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Monday, December 31, 2012

The Games We Play: Multiple Venues/Genres

In the 80's, Palladium brought us a system with multiple universes (known as the multiverse), but they weren't actually connected. Then, in 1990, there was Rifts. This single game helped to bridge all the universes in the Palladium system under one big cosmological  convergence. Seasoned role players know Rifts well and there are many different viewpoints on it being a good thing or not. I for one am thankful for the invention of Rifts so that we could bring together concepts from different games together.



For instance... in the 90's, my group of friends and I were avid players of the Palladium system and began to utilize Rifts as a way to bring together our favorite aspects from other games. We brought together elements from Robotech, Beyond the Supernatural, Heroes Unlimited, Teenage Mutant Ninja Turtles, Rifts and Ninjas and Superspies into a single world under the banner of being heroes, researchers and inventors. This was our sandbox, and it was fun.



One of the biggest inventions that came from this sandbox was called the "Omega". It was a mashup between standard mecha and the Invid Royal Command Battloid. This was meant so that even "normal" humans could utilize it. I happen to have an artist rendering by the player who developed the actual idea behind it.



In the 90's, White Wolf published... what is now know as... the classic/old World of Darkness. Vampire, Mage, Werewolf, Changeling and Wraith comprised the core of this new world, and as I was a long-time fan of the supernatural, of course these games became quick additions to my collection and our playgroup.



The great part of the World of Darkness is that you can play each game separately, or combine them together for the rich feel that Mark Rein·Hagen and the other developers had in mind. As much as they can be played separately, I feel that they are better combined. This is something that has been lost on the powers-that-be who develop the live action rules for the Mind's Eye Society, who seem to prefer to keep each game separate.



Sure, Dungeons & Dragons has their different settings such as Dragonlance, Forgotten Realms, Dark Sun, Ravenloft and so on. I never felt that inter-setting travel was not something that TSR and WotC had in mind... even though they do have inter-planar travel. I know there have been some DM's (myself included) that allowed for the inter-setting travel. This just helps to promote the rule of all RPG's that the no matter what the rules in the books state, the DM/GM/ST has final determination in their games.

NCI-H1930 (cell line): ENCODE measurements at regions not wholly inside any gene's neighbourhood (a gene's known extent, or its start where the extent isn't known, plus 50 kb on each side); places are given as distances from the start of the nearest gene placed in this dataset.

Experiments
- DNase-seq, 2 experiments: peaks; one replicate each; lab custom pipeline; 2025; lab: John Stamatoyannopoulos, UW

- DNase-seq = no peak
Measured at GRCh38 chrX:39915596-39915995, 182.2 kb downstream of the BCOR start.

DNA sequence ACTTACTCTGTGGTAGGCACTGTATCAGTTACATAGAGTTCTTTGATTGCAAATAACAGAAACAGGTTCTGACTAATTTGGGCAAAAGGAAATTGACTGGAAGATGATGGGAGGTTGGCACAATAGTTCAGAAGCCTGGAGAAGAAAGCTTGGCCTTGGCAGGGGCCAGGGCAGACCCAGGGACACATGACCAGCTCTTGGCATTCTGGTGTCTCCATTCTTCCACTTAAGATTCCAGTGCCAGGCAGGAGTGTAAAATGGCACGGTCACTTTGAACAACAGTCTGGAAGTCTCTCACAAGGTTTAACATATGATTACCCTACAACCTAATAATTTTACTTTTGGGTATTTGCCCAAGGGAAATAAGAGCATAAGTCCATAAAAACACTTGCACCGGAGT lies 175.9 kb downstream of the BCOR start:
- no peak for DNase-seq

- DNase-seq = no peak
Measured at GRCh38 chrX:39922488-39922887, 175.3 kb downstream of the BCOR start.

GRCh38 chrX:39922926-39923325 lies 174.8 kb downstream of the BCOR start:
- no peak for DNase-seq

3 comments:

  1. Pallidium...Sigh..great ideas..great writing...terrible system.

    White Wolf on the other hand...was wierd..it was systems that were meant to be put together theoretically..but werent designed with a balanced approach.
    It wasnt untill they got to the New World of Darkness that they actually started thinking about balancing powerlevels..but after dozen or so books that sort of got tossed out the window too.

    AD&D I agree with much of your evaluation. The majority of the worlds were not meant to go together (Dark Sun, and DragonLance Especially, also Birthright).
    There were a handful that were built with shared realms in mind...the Continent that is forgotten realms also includes the Land of Al'Qadim and an Asian Expansion that I can never quite recall, and ties very easily in with Ravelonft.

    For Genre bending with simple mechanics we cant forget the beast that is GURPS though.

    Or if you want to go more rules light...BESM can do alot..as can many of the newer variants of the Fudge system.

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  2. Thank you for the comment, Leshrac. I used to enjoy Palladium in my youth, but haven't had a chance to give it another try in a long time.

    I've never had the occasion to try BESM of the Fudge system. One of these days I guess. GURPS is something else that I've never actually played. I know that Steve Jackson took concepts from several genres and games and brought them together under the GURPS banner. I'd be willing to give it a try if given half a chance.

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  3. I haven't played the earlier editions of GURPS, but 4th edition is very solid. I've done medieval low fantasy, hard sci-fi, Firefly, a bunch of weird one-shots in various versions of Infinite Worlds...all sorts of wacky stuff. It's probably my favorite system and anytime I run into a game where I really like the world but dislike its ruleset, my immediate reaction is just to redo it in GURPS.

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